Excerpt from Washington State Animal Response Team‘s September 2018 Newsletter
On September 22nd, we received a request to assist with locating a missing trail horse near Lake Kachess. However, as WASART doesn’t search for missing animals, we were placed on standby until the horse was located and would be activated if rescue was needed. The next day we were notified the Appaloosa trail horse named Huckleberry had been located at the bottom of a ravine near Lake Kachess in Easton, WA.
The ravine where the horse was found is cut deeply into the ground, with a creek at the bottom. Duff and underbrush covered walls on both sides are very steep and rose about 300 feet up to the trail above. Due to various obstructions, there was no way to walk the horse upstream or downstream. A technical raise was not feasible due to the number of trees in the way and the distance. It’s Forest Service land, and even if permission was granted to cut the trees, it would have taken longer than the horse could afford to wait.
We asked King County’s Regional Special Vehicles Unit if they could help with some of our rescue equipment, should we need to ferry it up the trail. The equipment is heavy and cumbersome and we knew the trail was steep going in. Unfortunately, the trail was determined to be too narrow for the unit’s ATVs to be used but we’re grateful RSVU were there to assist had it been possible.
The horse had also sustained injuries before we arrived. He had some lacerations on his legs and may have had internal injuries that we could not assess. He was standing in a creek with little option of escaping due to the topography. In short, the options were to attempt a helicopter extraction or to euthanize.
Our team was boots on the ground early on September 23rd which included two of our member veterinarians and a licensed vet tech (LVT). We offered, and were granted permission by the owner, to do first aid for the horse: the lacerations were bandaged and vital signs were checked. The owner was able to arrange for a non-WASART veterinarian, Howard Friedman, DVM, of Cougar Mountain Veterinary Hospital to come on scene later in the evening to help the owner and Huckleberry get through the night.
In an effort to get Huckleberry out of the chilling creek water and to a dry patch, the team found a spot that could be cleared of brush and rocks to allow the horse to stand or lay without furthering hypothermia. Then, with some excellent horse handling skills from the owner, Huckleberry made it out of the creek to the flat spot.
The owner requested the assistance of a private helicopter and was granted permission from the Forest Service to make the attempt. There was a limited amount of daylight left and the pilot made the call to wait until morning.
A helicopter lift requires a piece of equipment like an Anderson Sling. It’s built and tested for lifting horses via helicopter. It also requires training to use. Helicopter lifts are already dangerous to everyone involved: animal, humans in the helicopter, and the humans on the ground. We have neither an Anderson Sling nor the training to use one.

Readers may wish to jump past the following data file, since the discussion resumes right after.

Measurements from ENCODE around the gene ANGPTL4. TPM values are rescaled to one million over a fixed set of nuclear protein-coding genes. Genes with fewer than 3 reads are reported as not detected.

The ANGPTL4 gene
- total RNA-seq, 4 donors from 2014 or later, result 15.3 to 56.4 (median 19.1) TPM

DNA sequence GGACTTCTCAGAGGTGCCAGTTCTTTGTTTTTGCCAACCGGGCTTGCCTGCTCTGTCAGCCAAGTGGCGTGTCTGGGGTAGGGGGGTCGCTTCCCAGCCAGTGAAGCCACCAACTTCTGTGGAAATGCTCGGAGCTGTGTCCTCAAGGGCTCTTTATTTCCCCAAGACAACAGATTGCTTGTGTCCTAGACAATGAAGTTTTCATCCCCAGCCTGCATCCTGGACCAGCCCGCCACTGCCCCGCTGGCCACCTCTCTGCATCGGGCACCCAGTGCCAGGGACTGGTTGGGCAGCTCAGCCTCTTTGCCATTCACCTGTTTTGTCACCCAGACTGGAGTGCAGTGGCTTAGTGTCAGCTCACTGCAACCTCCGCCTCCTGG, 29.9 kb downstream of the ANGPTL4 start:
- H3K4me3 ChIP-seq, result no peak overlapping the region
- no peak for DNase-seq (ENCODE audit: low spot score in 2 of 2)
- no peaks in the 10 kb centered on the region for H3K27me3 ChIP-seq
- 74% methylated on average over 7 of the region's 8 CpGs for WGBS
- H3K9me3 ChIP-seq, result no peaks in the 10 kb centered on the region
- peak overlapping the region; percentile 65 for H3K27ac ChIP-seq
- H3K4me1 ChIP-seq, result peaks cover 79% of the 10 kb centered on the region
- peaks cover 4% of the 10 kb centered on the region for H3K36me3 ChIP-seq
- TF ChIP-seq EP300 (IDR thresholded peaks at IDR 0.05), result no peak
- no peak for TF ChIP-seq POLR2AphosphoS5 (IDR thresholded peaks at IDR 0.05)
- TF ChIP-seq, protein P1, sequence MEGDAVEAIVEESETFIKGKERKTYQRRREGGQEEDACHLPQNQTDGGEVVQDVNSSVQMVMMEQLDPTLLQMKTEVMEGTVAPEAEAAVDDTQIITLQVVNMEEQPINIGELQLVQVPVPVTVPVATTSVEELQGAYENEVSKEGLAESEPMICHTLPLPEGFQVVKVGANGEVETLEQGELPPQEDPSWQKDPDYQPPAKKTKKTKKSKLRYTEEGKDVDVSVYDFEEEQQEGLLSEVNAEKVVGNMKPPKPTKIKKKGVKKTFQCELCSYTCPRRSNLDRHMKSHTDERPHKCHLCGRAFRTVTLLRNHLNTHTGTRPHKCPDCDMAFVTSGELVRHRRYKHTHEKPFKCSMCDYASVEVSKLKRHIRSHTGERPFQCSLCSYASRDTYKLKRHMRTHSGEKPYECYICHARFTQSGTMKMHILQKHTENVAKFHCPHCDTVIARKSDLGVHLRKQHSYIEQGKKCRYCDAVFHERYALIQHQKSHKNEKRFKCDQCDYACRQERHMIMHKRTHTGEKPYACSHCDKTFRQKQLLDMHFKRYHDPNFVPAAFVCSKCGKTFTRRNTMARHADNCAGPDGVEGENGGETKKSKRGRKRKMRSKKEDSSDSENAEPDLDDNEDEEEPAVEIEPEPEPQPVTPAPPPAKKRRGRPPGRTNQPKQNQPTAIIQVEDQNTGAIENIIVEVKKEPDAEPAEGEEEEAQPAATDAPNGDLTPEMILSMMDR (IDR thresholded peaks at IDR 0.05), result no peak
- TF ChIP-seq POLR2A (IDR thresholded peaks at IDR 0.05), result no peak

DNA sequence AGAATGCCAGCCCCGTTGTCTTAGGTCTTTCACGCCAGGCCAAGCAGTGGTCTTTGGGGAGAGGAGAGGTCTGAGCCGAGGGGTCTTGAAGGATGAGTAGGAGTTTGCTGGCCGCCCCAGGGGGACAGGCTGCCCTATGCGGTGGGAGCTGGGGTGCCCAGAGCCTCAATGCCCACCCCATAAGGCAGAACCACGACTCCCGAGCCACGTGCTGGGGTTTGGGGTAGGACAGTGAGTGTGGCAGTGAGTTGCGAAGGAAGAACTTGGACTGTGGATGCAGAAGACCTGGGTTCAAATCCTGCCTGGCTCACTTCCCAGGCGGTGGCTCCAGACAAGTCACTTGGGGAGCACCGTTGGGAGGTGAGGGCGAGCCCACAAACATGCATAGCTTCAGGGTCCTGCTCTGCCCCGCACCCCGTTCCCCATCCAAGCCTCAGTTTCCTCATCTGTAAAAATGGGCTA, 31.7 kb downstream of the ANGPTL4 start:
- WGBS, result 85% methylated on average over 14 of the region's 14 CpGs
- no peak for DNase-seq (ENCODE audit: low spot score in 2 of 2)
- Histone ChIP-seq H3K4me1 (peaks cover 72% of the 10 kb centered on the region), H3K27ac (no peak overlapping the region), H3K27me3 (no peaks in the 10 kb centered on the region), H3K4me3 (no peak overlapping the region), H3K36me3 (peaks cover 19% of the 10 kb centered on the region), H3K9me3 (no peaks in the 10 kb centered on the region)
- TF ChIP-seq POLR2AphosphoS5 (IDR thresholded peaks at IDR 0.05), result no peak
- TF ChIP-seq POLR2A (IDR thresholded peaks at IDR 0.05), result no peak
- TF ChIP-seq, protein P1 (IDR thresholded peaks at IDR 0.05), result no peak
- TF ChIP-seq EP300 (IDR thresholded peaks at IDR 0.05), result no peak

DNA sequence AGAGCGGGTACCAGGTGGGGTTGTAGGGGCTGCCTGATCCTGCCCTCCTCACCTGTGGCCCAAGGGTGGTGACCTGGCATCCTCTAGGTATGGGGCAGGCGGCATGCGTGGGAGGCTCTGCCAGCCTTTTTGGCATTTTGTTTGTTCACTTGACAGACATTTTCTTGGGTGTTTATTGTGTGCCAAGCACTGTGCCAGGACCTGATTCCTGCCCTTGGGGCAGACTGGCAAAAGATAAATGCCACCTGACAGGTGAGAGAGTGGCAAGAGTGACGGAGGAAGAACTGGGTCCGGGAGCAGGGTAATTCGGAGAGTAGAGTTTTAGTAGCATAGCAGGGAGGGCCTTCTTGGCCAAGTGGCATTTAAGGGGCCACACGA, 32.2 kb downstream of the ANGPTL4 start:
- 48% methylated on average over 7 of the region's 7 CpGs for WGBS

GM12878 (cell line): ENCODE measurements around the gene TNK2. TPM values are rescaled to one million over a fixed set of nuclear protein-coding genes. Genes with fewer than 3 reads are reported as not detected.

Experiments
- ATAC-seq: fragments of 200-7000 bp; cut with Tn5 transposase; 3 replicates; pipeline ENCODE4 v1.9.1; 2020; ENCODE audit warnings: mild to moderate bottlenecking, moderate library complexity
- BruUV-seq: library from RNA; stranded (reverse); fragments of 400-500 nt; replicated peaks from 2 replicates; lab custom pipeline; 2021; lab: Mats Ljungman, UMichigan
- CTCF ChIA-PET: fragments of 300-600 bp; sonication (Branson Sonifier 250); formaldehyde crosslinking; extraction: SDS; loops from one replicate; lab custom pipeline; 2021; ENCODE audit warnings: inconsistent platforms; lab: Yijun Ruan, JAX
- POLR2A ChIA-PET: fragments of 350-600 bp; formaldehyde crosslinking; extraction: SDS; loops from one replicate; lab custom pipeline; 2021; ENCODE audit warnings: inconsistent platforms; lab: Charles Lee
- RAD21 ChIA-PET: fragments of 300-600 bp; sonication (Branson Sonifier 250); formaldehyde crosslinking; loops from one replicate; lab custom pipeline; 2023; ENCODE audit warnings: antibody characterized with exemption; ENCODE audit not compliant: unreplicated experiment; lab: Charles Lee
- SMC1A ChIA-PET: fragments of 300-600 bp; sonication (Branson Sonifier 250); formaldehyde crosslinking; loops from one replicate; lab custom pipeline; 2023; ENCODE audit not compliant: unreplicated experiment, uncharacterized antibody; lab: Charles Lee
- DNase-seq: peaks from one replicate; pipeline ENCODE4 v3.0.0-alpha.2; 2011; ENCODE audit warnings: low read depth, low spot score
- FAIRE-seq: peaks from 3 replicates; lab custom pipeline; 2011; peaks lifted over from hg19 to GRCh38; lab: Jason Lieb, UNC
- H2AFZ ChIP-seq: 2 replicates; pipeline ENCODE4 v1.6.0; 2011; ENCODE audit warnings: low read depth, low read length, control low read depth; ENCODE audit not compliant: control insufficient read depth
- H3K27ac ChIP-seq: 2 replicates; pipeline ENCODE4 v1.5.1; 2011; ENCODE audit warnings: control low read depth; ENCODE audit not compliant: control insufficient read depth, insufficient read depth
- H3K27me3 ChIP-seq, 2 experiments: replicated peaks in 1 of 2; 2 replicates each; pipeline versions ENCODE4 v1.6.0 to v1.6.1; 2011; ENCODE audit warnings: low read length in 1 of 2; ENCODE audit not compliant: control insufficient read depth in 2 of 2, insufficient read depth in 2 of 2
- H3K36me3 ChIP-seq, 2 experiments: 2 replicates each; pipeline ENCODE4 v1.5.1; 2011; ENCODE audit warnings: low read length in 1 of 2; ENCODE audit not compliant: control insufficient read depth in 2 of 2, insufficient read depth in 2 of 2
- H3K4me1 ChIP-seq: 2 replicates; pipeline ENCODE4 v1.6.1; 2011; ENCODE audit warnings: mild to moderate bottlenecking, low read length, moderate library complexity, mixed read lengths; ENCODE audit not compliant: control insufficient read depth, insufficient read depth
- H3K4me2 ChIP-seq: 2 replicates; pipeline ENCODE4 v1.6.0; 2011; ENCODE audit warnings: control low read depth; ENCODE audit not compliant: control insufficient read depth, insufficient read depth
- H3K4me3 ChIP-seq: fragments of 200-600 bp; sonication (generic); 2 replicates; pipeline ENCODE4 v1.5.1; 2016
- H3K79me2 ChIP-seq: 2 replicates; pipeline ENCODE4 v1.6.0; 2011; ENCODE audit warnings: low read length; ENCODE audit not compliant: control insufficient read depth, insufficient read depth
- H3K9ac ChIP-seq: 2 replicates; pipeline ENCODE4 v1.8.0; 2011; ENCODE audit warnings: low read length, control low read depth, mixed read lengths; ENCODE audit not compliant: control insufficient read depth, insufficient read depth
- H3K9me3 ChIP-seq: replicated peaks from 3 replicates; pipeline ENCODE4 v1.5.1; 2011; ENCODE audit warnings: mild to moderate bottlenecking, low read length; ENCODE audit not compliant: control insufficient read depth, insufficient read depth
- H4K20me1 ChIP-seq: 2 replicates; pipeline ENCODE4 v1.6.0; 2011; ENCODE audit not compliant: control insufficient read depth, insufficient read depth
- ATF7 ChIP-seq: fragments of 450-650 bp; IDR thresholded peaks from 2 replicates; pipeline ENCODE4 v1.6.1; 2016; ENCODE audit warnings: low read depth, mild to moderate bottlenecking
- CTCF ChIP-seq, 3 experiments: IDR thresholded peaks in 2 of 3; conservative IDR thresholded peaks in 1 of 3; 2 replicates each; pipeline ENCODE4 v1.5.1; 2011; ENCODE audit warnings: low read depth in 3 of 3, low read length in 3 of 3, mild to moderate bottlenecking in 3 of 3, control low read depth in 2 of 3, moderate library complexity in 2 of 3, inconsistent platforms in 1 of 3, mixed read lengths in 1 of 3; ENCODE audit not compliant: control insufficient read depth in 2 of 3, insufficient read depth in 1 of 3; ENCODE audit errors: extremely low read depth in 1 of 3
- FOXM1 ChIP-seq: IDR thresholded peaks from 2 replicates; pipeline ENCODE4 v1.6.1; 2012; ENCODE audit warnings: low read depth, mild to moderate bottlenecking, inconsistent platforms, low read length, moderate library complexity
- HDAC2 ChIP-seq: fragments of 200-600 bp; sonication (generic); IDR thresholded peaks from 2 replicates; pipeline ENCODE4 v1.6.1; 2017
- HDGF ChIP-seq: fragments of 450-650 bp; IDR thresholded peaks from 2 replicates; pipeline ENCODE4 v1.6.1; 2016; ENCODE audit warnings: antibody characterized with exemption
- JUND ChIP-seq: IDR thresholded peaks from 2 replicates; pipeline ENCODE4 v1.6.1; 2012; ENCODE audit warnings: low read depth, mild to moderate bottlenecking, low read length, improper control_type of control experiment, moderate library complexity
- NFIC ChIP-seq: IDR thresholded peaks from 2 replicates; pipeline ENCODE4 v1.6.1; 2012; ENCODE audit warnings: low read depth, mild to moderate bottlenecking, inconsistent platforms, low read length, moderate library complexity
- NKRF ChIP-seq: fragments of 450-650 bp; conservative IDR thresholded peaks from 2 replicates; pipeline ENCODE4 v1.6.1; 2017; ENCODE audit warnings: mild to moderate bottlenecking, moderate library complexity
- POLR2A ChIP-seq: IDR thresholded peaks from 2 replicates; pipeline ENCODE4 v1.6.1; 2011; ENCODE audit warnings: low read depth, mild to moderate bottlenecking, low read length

We had an honest talk with the owner about our thoughts on the only two options available for the situation, i.e., humane euthanization or helicopter extraction. The owner put the first option on the back burner for the time and understood we did not have training or equipment to execute the second option. We returned to the staging area, conducted a debrief, and headed home late that night. The helicopter extraction was planned for early the next morning by Hillsboro Aviation.
Huckberry’s family was able to locate an Anderson sling and borrow it from Washington State University. The helicopter extraction of Huckleberry was picture perfect and upon landing at the Easton Airport, he was rushed to Washington State University’s Veterinary Hospital where the veterinarians were waiting to assess and treat him.
The assessment of the injuries was not what we and the owner and her friends had wanted and Huckleberry was humanely euthanized several hours after he arrived.
Huckleberry was a valiant horse who tried so very hard for his owner. Everyone involved in this deployment are saddened by the ending. Our condolences to his owner and everyone who knew and loved him.
The Washington State Animal Response Team (WASART) is a 501(c)(3) nonprofit all-volunteer organization that helps companion animals and livestock out of immediate crisis and dangerous situations. WASART is trained to help in situations such as if your horse is trapped in a well, your dog falls over a cliff, or your community needs help sheltering animals for short-term issues, like threat of fire. WASART does not self-deploy, and the team must be called out by an owner or an agency, such as the fire department, sheriff’s office, or emergency management.
We respond to disaster and emergency situations involving all domesticated livestock and companion animals. We are not trained to handle wildlife or exotic species. Learn more on our website: wasart.org.
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